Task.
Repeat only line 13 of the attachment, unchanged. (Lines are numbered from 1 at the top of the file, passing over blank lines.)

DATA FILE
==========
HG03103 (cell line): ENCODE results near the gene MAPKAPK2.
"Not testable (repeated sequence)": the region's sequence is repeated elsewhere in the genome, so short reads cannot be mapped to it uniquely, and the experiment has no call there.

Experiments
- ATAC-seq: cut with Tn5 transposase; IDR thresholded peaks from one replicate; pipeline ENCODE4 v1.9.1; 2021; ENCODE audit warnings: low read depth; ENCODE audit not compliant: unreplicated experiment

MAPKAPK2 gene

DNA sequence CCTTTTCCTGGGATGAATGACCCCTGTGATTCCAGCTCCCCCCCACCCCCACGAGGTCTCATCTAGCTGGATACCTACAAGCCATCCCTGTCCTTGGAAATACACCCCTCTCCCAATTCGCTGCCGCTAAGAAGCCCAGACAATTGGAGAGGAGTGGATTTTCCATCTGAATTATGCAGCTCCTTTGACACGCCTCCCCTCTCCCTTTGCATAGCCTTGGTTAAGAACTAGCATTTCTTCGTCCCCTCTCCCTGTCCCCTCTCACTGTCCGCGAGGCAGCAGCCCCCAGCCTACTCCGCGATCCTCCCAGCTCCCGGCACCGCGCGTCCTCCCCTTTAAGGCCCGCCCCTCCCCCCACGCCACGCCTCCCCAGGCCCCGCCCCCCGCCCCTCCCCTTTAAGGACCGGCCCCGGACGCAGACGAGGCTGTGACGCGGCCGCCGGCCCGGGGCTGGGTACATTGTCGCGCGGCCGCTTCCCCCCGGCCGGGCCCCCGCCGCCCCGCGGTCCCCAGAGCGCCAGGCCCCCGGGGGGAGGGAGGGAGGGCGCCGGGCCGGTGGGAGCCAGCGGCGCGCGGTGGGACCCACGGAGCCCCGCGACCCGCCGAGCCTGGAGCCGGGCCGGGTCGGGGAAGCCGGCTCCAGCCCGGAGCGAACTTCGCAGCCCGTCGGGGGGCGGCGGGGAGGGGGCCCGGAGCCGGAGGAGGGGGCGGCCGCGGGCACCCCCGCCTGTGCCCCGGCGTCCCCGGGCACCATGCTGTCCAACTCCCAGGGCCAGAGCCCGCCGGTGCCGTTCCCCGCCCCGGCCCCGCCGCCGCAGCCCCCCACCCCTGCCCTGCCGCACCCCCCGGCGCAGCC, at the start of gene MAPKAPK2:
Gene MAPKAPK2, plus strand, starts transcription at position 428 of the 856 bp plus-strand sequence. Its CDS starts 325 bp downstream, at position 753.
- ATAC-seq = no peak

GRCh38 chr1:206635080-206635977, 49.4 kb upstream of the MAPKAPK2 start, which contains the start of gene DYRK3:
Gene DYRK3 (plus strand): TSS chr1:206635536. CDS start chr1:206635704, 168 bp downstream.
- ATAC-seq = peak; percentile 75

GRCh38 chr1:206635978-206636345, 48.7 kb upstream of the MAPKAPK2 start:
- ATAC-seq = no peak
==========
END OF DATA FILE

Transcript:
- ATAC-seq = no peak